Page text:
The Wall Street Journal was present last week on the set of One Life to Live where several actors taped their final scenes for network television of the 43-year-old-soap including: Robert S. Woods (Bo), Hillary B. Smith (Nora), Eddie Alderson (Matthew) and Ilene Kristen (Roxy). Today WLS has a feature post titled, “Life After ‘Life’ Is A Mystery” where they discuss the economic downturn that caused the soaps to continually decrease, and the sad state of affairs that after One Life, there is no soap shot in New York City, the place where soaps were a once a thriving mecca! You can also see some heartbreaking photos as some of the cast and crew said their goodbyes.
In the feature, Frank Valentini, One Life’s Executive Producer explained the significance of this loss for him, the cast and crew, the soap genre, and the city of New York by saying measures had been taken to reduce overhead in recent years—including voluntary pay cuts for several principal cast members—but acknowledged it may have come too late as ratings plummeted and production costs soared up to $300,000 per episode.
Valentini went on to say, “I think our leaving definitely shallows out every facet of the entertainment business in New York because we keep so many people working at any given time,That includes not just our primary cast, but also people who come on in short-term roles. Because we generate so many episodes, we make a lot of money for the city, so this affects everyone, including the local vendors where we buy our props and costumes.”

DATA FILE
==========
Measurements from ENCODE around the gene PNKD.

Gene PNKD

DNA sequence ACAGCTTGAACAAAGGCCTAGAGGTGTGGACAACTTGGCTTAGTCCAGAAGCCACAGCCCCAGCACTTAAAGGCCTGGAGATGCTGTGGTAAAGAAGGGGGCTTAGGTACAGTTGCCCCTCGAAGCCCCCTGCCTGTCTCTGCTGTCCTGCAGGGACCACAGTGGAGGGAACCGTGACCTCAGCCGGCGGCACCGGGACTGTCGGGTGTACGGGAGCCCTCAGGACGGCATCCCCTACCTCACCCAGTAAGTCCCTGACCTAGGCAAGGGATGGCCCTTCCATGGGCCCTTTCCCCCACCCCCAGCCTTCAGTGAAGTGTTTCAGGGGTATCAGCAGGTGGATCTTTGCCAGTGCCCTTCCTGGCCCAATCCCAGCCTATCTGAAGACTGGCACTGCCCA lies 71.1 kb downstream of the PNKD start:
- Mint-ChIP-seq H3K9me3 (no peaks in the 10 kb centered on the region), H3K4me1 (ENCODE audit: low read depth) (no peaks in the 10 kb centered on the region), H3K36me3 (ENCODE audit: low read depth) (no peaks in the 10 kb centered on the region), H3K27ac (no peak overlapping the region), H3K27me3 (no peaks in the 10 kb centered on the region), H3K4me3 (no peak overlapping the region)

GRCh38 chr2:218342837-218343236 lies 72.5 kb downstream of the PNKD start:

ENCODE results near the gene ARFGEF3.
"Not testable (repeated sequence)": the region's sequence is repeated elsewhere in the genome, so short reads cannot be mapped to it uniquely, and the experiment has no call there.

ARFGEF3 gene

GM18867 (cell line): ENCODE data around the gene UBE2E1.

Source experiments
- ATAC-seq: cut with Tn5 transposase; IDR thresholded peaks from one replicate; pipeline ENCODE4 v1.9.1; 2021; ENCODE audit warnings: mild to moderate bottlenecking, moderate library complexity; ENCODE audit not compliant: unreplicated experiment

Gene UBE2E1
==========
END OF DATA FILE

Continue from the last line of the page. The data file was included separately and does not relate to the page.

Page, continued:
Robert S. Woods and Hillary B. Smith struggled to say their final lines in their scenes choking back the tears. Woods revealed his sadness. “The hardest part is saying goodbye and realizing we may never see each other again. We work so closely here and it’s like a family. I did a lot of other things over the years, like ‘The Waltons’ and ‘Police Story’ and movies of the week, but this show was the job that gave me recognition.”
Ilene Kristen, chocking back the tears told WLS, “Of course I’m sad, but I’m not a depressive person and as an actor you’re always back to square one. The one thing I know is that people stop ironing when they see me, and they don’t run to the refrigerator or put me on fast forward. That I know. I could die as Roxy, and I hope we have the chance to continue it. I didn’t think we’d have to say goodbye so quickly.”